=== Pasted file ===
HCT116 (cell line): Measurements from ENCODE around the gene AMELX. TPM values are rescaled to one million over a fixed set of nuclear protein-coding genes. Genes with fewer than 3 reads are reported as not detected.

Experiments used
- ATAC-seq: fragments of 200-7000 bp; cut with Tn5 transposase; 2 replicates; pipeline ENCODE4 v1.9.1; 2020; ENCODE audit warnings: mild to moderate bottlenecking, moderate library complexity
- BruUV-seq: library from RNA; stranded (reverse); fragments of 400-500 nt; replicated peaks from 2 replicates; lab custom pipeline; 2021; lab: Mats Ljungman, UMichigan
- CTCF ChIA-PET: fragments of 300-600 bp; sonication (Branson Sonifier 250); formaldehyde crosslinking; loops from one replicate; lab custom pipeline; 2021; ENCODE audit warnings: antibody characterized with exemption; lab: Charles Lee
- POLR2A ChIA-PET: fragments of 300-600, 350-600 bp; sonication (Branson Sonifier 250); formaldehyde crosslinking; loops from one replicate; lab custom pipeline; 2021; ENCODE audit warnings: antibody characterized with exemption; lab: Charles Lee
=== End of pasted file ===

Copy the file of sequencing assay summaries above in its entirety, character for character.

HCT116 (cell line): Measurements from ENCODE around the gene AMELX. TPM values are rescaled to one million over a fixed set of nuclear protein-coding genes. Genes with fewer than 3 reads are reported as not detected.

Experiments used
- ATAC-seq: fragments of 200-7000 bp; cut with Tn5 transposase; 2 replicates; pipeline ENCODE4 v1.9.1; 2020; ENCODE audit warnings: mild to moderate bottlenecking, moderate library complexity
- BruUV-seq: library from RNA; stranded (reverse); fragments of 400-500 nt; replicated peaks from 2 replicates; lab custom pipeline; 2021; lab: Mats Ljungman, UMichigan
- CTCF ChIA-PET: fragments of 300-600 bp; sonication (Branson Sonifier 250); formaldehyde crosslinking; loops from one replicate; lab custom pipeline; 2021; ENCODE audit warnings: antibody characterized with exemption; lab: Charles Lee
- POLR2A ChIA-PET: fragments of 300-600, 350-600 bp; sonication (Branson Sonifier 250); formaldehyde crosslinking; loops from one replicate; lab custom pipeline; 2021; ENCODE audit warnings: antibody characterized with exemption; lab: Charles Lee